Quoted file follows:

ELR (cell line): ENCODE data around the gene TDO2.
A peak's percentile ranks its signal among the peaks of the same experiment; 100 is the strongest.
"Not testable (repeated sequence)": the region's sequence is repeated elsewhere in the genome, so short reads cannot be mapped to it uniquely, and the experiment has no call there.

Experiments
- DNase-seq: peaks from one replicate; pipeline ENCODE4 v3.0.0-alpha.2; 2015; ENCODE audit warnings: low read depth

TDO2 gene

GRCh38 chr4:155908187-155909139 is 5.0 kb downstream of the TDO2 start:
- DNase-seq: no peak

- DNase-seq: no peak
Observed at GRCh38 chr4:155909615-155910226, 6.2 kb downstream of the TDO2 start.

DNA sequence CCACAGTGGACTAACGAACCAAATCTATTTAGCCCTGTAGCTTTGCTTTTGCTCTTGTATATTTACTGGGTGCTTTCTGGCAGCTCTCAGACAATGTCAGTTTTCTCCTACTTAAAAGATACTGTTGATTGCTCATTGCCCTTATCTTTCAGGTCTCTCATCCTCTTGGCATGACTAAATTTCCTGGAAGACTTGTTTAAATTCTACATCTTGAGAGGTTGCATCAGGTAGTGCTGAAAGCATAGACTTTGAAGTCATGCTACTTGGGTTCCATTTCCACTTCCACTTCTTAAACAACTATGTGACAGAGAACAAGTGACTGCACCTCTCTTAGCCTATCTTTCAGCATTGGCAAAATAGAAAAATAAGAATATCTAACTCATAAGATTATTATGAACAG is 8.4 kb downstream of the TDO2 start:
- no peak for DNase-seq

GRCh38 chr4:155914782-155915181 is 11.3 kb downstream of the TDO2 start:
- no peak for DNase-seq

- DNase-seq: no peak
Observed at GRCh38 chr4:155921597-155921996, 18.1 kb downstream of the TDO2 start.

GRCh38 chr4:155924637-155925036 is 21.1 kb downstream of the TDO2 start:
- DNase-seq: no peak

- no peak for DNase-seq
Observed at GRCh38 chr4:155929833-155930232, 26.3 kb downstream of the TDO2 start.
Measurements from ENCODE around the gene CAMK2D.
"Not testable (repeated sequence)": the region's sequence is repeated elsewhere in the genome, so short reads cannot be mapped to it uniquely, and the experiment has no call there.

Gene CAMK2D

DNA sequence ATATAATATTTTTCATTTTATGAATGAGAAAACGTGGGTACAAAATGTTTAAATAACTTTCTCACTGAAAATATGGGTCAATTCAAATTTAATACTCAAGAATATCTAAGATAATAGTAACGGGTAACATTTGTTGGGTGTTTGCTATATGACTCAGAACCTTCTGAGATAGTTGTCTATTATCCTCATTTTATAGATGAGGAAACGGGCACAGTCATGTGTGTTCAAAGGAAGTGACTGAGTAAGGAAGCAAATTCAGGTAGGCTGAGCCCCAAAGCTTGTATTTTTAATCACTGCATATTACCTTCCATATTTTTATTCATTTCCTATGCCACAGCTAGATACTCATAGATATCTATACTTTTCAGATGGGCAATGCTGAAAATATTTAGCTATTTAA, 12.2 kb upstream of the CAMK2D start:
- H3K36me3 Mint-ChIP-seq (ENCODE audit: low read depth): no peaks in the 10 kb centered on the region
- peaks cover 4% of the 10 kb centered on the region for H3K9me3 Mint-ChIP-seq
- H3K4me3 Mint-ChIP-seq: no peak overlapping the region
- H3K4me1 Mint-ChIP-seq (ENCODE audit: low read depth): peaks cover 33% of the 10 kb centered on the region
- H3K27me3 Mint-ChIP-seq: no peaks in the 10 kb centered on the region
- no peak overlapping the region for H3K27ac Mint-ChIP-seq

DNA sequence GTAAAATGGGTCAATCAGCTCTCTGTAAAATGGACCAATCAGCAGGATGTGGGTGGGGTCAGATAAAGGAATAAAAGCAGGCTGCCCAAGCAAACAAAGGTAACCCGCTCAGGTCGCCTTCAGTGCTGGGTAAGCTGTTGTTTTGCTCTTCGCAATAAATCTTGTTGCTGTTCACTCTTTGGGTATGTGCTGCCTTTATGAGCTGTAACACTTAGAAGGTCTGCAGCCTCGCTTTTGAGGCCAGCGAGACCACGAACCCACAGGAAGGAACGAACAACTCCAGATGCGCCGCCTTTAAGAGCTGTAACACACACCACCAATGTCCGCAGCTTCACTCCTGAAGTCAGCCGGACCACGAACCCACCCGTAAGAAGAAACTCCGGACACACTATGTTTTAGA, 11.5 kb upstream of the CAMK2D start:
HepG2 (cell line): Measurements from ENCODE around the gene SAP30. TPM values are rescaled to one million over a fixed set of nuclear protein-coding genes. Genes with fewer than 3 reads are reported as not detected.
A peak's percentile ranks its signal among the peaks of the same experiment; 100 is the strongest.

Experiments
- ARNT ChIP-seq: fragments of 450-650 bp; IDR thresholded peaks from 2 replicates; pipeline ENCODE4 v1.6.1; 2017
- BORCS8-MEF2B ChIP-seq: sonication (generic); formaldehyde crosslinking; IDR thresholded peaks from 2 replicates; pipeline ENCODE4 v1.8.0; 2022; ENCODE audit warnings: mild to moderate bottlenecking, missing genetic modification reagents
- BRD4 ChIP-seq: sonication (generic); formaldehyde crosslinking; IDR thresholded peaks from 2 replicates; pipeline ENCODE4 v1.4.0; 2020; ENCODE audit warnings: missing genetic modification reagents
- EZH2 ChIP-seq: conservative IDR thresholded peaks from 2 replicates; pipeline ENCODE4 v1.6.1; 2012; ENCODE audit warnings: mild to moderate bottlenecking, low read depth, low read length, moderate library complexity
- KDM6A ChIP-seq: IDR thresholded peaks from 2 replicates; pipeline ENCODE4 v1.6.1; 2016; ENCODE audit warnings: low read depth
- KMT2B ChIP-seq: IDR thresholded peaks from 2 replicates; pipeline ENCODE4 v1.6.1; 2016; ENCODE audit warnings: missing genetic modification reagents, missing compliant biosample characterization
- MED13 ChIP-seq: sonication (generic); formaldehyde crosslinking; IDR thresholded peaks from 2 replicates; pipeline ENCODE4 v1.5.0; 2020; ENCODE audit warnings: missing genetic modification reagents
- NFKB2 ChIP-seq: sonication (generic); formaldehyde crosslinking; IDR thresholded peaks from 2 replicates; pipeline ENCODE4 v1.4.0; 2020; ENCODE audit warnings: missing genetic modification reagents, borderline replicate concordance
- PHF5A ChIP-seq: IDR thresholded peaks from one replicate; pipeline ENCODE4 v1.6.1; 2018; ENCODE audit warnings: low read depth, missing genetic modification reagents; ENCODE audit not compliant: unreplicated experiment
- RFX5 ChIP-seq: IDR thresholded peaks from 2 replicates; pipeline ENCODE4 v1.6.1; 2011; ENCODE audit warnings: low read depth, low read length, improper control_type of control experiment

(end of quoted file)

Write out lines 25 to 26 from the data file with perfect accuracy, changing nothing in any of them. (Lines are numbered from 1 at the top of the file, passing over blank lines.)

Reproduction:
- H3K36me3 Mint-ChIP-seq (ENCODE audit: low read depth): no peaks in the 10 kb centered on the region
- peaks cover 4% of the 10 kb centered on the region for H3K9me3 Mint-ChIP-seq